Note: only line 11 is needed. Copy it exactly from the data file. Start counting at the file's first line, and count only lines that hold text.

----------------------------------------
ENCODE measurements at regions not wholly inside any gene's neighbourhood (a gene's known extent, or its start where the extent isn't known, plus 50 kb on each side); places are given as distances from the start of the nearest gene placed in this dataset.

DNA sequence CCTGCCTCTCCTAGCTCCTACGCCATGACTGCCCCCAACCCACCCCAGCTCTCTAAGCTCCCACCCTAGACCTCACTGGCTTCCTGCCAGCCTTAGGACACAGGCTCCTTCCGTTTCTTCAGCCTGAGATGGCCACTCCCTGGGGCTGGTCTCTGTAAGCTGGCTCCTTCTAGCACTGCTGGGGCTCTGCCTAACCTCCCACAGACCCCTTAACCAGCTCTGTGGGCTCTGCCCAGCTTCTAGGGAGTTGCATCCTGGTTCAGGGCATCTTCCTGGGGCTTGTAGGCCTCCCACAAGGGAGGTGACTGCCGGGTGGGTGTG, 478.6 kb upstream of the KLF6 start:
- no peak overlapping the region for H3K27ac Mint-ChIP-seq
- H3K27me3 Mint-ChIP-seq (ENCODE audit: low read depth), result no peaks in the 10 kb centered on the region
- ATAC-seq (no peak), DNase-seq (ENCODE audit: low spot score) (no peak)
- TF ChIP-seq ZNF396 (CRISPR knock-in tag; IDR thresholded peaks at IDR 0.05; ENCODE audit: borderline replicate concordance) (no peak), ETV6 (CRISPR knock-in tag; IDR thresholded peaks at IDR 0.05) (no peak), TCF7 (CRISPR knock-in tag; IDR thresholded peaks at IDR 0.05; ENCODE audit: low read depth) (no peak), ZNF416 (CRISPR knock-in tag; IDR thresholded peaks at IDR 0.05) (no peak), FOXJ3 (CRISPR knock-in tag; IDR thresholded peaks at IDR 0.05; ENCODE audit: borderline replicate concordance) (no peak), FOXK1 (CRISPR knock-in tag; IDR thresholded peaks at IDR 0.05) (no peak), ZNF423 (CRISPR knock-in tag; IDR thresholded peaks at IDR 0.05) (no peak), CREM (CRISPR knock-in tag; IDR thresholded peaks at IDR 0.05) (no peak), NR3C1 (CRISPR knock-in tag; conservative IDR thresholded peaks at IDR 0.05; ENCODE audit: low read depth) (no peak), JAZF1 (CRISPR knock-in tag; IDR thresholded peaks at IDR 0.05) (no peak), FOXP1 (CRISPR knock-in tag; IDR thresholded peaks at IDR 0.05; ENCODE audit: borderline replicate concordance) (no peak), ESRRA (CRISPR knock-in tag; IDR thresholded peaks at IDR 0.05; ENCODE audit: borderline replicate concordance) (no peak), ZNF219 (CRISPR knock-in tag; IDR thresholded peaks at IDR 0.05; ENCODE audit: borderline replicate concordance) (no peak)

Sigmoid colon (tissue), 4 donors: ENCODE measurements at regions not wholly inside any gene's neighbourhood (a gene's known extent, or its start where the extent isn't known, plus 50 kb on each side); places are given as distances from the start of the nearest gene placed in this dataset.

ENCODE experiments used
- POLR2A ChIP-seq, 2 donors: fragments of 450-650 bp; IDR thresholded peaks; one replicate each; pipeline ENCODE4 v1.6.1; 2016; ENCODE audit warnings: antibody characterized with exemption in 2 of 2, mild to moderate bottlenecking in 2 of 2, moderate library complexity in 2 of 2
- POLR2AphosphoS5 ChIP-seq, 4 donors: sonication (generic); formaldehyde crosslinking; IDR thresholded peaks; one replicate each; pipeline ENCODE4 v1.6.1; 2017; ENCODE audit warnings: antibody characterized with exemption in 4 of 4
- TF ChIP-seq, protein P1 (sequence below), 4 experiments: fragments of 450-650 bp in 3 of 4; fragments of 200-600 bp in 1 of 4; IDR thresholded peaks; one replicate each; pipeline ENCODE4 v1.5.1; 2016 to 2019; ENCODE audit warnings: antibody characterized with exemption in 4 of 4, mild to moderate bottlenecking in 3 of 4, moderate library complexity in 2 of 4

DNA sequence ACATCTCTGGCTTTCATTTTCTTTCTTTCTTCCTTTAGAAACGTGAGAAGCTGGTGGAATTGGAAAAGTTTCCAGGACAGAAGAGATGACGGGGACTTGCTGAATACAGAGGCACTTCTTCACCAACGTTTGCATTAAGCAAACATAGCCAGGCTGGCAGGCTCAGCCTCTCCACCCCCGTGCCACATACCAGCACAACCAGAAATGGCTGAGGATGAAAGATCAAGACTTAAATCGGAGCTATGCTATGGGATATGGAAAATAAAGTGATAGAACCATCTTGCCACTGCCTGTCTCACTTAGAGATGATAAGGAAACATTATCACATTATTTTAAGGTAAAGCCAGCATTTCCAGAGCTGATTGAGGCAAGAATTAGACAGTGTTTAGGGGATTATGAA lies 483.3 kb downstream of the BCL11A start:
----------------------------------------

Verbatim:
- TF ChIP-seq, protein P1 (sequence below), 4 experiments: fragments of 450-650 bp in 3 of 4; fragments of 200-600 bp in 1 of 4; IDR thresholded peaks; one replicate each; pipeline ENCODE4 v1.5.1; 2016 to 2019; ENCODE audit warnings: antibody characterized with exemption in 4 of 4, mild to moderate bottlenecking in 3 of 4, moderate library complexity in 2 of 4